CHARLESTON, W.Va. -- Federal school meal regulations that were originally designed to combat childhood obesity are now less strict, meaning bigger portions of certain foods for students in West Virginia and across the country.
In 2012, the U.S. Department of Agriculture loosened rules on its newly designated maximums for the amount of grains and proteins in school meals, after hearing complaints that the restrictions left many students still hungry and created extra work for school districts.
Last week, the USDA announced that flexibility would become permanent, allowing school districts to serve larger portions of lean meats and whole grains without being penalized.
"It basically forced schools to offer more fruits and vegetables. But it was a pretty fine line to meet the minimum and not exceed the maximum, and when the schools started to write those new menus, they had a hard time," said Linda St. Clair, a registered dietitian who works for the West Virginia Department of Education's Office of Child Nutrition.
In addition to students wanting more food and school officials struggling to calculate the specific requirements, St. Clair said there was another issue: Schools were adding nutritionally empty foods to meet meal requirements because adding anything else would put them over their allowed limit.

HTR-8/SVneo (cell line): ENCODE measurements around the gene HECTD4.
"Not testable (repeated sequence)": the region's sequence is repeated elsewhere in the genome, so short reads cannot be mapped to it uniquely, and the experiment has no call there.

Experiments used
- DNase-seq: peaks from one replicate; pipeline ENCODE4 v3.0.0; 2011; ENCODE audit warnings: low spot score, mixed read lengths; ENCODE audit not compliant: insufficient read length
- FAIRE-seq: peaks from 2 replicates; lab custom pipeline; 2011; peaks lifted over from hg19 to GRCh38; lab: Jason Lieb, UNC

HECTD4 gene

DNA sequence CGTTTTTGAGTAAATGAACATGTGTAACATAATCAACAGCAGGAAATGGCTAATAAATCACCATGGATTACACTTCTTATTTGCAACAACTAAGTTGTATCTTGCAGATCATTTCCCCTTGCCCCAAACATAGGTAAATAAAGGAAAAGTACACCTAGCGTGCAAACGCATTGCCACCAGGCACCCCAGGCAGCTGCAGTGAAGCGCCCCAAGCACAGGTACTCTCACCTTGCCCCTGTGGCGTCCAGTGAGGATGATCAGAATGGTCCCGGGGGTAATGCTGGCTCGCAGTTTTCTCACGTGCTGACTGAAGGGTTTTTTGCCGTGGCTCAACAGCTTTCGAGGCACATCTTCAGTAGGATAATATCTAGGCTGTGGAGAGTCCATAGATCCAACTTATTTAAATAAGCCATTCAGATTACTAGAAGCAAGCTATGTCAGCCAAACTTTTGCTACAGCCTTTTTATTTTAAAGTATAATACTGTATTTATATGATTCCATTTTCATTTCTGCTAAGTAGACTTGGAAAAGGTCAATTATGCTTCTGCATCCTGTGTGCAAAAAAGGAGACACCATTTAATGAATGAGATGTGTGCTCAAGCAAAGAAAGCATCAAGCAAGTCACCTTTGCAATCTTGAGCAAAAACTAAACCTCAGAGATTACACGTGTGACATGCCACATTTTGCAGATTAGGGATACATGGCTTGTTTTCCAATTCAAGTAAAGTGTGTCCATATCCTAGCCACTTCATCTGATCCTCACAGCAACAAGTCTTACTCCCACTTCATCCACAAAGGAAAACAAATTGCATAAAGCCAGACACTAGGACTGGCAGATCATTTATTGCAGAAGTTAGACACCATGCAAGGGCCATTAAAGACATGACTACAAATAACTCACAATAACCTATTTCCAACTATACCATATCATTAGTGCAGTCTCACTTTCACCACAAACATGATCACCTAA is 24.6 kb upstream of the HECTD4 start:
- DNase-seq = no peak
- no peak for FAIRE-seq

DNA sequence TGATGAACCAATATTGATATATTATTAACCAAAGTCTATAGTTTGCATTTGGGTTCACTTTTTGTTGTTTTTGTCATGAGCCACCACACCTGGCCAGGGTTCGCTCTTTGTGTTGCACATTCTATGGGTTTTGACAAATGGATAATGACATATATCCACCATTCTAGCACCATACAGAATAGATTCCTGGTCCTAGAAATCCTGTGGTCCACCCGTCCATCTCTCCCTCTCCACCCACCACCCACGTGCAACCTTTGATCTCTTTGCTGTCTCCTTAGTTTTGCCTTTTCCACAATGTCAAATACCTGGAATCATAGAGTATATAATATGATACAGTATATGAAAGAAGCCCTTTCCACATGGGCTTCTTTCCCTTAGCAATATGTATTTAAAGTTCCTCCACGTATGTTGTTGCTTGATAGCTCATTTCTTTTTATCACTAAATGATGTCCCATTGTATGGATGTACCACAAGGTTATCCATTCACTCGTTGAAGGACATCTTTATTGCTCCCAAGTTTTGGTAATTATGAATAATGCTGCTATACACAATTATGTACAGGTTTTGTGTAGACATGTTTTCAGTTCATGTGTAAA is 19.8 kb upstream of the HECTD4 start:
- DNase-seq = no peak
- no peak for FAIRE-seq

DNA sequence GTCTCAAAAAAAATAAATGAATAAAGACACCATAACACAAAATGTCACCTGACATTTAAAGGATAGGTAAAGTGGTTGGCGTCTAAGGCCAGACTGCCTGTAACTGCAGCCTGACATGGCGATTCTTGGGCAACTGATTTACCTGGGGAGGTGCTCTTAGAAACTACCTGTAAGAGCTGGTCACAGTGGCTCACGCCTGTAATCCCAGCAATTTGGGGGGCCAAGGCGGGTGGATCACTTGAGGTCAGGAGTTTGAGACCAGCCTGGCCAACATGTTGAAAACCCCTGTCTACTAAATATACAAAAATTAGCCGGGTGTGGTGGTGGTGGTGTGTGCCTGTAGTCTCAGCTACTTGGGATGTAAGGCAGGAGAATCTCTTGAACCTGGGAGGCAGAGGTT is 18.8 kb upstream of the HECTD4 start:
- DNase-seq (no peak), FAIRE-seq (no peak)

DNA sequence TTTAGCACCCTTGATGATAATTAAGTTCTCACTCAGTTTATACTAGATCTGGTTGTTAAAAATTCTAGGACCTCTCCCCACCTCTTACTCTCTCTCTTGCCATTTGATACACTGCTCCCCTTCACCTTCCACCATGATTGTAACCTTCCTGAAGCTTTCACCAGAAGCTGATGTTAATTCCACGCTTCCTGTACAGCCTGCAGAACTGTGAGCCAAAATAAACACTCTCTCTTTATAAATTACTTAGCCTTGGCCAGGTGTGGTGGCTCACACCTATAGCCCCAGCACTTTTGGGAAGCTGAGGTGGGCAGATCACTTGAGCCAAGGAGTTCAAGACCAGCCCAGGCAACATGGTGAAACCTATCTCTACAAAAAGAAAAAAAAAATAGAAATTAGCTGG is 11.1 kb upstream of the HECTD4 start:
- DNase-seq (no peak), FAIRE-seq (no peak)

"So what we saw was, they were adding things like gelatin and sherbet -- things that wouldn't affect any of the other numbers, but weren't all that great nutritionally because they couldn't add any grain or meat or saturated fat," she said.
Now, the changes could mean the addition of yogurt or cottage cheese to a school's salad bar, or increasing the size of the whole-grain rolls often served with lunch, St. Clair said.
"I've never seen the USDA quite this responsive. When they started hearing from the states what was going on, they immediately modified it," she said.